• intersectional analyses of sexuality/gender/class/race & disability
  • crip community, activism, allyship and disability rights;
  • representations, interpretations of disability in everyday life; in arts, athletics, and performance;
  • disability in local and global contexts; interactions in the medical and rehabilitative communities;
  • education; learning and developmental disabilities;
  • physical disability; psychiatric disability; M/madness;
  • eugenics; disability history; disability rights; employment;
  • representations in pop culture; representation and/or expression through the arts; etc.

 

Requirements and Reviewing:  Submissions should be original and unpublished with an emphasis on completed (rather than intended) works. Essays should be 2500 words maximum, excluding bibliography; book and film reviews should be 1000 words maximum; art pieces should be accompanied by an artists’ statement not in excess of 500 words. Manuscripts should be fully and correctly cited in APA style.

Submissions will be evaluated on both significance and relevance to the field of Disability Studies as well as technical strength and clarity, and should be accompanied by a 100-word abstract. Submitted work will be subject to peer-review; successfully reviewed entries will be returned to submitters for edits before being approved for publication. Once the editing period has come to a close, we will not accept any changes to an accepted paper.

 

Submission Procedure & Information:  The submission process is electronic: all manuscript submissions can be made online to knots.contact@gmail.com  by no later than January 30th, 2013. The author/s name and the title of work both should appear in the subject line of the email; the full manuscript should be attached as a PDF file to the editors. Any questions regarding content, submission, or accessibility requests should be directed to co-editor Sarah Hoedlmoser (sarah.hoedlmoser@gmail.com).

DRF News, Publications

CFP: Critical Disability Discourse / Discours Critiques Dans Le Champ Du Handicap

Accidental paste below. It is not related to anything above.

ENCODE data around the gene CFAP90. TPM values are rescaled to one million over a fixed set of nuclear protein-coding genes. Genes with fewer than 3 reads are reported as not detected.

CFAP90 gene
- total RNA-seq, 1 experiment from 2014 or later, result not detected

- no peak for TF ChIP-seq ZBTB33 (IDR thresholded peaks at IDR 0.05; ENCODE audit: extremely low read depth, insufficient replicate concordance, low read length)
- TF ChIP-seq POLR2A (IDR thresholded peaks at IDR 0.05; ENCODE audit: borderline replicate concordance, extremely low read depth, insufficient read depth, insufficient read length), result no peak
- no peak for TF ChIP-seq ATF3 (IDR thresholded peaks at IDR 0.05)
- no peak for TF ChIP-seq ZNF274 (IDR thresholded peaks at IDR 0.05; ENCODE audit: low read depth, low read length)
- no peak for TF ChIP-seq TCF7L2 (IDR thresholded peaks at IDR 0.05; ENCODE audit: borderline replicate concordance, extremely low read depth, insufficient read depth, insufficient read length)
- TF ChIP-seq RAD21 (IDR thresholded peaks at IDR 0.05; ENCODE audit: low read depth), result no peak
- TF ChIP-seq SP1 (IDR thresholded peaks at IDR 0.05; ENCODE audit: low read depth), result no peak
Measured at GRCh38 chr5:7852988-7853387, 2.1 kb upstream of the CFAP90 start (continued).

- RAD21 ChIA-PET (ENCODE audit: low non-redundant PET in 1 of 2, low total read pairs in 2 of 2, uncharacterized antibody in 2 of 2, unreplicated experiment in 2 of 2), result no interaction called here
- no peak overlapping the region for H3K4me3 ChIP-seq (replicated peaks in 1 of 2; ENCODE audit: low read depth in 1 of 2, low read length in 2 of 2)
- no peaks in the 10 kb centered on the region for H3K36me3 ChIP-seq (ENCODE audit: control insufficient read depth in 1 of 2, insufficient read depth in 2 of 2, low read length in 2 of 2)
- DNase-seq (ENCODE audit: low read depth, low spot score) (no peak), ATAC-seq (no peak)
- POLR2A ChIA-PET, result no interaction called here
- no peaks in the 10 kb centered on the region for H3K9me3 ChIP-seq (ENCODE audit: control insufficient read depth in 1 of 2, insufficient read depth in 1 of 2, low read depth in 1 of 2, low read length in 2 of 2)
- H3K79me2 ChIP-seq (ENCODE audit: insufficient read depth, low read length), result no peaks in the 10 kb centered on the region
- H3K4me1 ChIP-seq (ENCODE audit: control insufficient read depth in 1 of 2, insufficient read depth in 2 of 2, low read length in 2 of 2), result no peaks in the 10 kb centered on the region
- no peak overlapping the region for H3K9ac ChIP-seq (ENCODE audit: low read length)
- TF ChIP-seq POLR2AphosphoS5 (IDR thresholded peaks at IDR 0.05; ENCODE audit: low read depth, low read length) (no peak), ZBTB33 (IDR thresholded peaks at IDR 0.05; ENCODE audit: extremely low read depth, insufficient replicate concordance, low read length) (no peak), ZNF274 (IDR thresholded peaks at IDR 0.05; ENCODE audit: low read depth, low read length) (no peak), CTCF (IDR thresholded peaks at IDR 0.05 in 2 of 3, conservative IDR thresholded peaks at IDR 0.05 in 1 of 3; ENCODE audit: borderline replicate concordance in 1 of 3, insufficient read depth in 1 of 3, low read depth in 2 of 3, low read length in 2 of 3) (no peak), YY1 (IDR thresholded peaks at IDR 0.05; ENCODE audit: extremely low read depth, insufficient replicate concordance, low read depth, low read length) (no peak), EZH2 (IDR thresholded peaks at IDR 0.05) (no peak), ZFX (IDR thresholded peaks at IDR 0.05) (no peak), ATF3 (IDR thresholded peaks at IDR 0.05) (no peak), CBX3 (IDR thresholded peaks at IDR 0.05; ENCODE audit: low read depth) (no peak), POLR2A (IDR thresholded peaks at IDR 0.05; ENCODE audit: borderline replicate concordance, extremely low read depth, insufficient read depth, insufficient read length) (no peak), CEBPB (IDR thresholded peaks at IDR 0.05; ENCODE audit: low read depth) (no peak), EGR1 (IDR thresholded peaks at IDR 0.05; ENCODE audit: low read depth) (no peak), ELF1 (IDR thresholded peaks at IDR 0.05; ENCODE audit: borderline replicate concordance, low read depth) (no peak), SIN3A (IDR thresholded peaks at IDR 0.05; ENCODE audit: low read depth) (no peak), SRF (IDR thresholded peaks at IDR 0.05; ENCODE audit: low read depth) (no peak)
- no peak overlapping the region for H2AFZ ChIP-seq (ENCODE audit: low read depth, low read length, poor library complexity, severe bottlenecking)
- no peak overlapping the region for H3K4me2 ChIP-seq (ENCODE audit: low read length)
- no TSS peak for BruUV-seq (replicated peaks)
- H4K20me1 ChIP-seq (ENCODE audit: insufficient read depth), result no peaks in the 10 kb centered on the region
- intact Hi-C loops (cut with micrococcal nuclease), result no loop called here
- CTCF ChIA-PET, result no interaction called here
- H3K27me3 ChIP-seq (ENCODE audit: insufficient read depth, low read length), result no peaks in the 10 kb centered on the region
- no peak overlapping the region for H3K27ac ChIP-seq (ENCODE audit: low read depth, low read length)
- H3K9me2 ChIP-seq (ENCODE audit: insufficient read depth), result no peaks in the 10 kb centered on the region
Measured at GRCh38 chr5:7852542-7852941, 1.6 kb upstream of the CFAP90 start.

Critical Disability Discourse / Discours Critiques Dans Le Champ Du Handicap

** Call for Papers **

Critical Disability Discourse is a bilingual, interdisciplinary journal, publishing articles that focus on experiences of disability from a critical perspective. It was launched in November 2009 by York University’s Critical Disability Studies Graduate Student Program (www.yorku.ca/gradcdis). The journal considers articles from graduate scholars in a variety of academic fields, but undergraduate students, activists, and community members/organizers are also invited to contribute. Critical Disability Discourse’s goals are to provide emerging scholars with an opportunity to contribute to the expanding field of critical disability studies and to gain exposure for their work in the public sphere.

Next Submission deadline is March 1, 2014.

 

Possible topics can include but are not limited to the following:

  • • Critical theory and disability: feminism, post-modernism, postcolonial theory, transnational analysis, Marxism, etc.
  • • History of disability: Antiquity, Middle Ages, Victorian Age, Industrial Age, etc.
  • • Law and public policy, and disability
  • • Qualitative and quantitative research pertaining to disability
  • • Education and disability
  • • Culture: disability-related popular culture, television, videos, blogs, arts, literature and film analysis